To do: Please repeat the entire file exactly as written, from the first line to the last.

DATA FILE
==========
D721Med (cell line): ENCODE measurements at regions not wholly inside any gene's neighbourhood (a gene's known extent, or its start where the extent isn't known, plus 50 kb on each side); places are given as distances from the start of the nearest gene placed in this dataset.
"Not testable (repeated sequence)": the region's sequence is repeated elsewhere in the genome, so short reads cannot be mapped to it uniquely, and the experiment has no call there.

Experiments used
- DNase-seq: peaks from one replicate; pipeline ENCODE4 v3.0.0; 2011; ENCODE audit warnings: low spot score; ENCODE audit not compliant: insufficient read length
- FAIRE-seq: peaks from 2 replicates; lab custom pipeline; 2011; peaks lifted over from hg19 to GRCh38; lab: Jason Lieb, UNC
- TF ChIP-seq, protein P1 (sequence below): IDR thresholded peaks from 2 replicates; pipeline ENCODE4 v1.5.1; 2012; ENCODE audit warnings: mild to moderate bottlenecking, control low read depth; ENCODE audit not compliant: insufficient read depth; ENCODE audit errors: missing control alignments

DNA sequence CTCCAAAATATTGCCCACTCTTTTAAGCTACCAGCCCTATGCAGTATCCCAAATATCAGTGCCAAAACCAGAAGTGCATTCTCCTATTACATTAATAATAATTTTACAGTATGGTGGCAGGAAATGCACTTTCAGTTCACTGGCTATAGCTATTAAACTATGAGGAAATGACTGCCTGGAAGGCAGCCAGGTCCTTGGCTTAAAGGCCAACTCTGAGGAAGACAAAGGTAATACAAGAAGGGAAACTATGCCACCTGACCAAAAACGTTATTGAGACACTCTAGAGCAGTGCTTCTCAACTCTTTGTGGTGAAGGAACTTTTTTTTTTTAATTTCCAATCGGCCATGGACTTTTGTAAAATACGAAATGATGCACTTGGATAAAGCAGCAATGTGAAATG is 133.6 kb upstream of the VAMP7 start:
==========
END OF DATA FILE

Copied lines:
D721Med (cell line): ENCODE measurements at regions not wholly inside any gene's neighbourhood (a gene's known extent, or its start where the extent isn't known, plus 50 kb on each side); places are given as distances from the start of the nearest gene placed in this dataset.
"Not testable (repeated sequence)": the region's sequence is repeated elsewhere in the genome, so short reads cannot be mapped to it uniquely, and the experiment has no call there.

Experiments used
- DNase-seq: peaks from one replicate; pipeline ENCODE4 v3.0.0; 2011; ENCODE audit warnings: low spot score; ENCODE audit not compliant: insufficient read length
- FAIRE-seq: peaks from 2 replicates; lab custom pipeline; 2011; peaks lifted over from hg19 to GRCh38; lab: Jason Lieb, UNC
- TF ChIP-seq, protein P1 (sequence below): IDR thresholded peaks from 2 replicates; pipeline ENCODE4 v1.5.1; 2012; ENCODE audit warnings: mild to moderate bottlenecking, control low read depth; ENCODE audit not compliant: insufficient read depth; ENCODE audit errors: missing control alignments

DNA sequence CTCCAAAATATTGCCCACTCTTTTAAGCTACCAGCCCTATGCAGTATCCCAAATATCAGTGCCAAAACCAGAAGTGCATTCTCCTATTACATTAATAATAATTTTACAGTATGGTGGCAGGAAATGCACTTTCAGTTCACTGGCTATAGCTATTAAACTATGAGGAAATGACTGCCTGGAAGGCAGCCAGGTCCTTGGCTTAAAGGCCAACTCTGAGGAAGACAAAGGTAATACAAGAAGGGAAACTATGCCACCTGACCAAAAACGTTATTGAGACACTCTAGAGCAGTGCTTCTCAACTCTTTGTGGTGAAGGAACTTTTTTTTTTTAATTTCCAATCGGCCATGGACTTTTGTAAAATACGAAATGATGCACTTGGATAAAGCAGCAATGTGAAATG is 133.6 kb upstream of the VAMP7 start: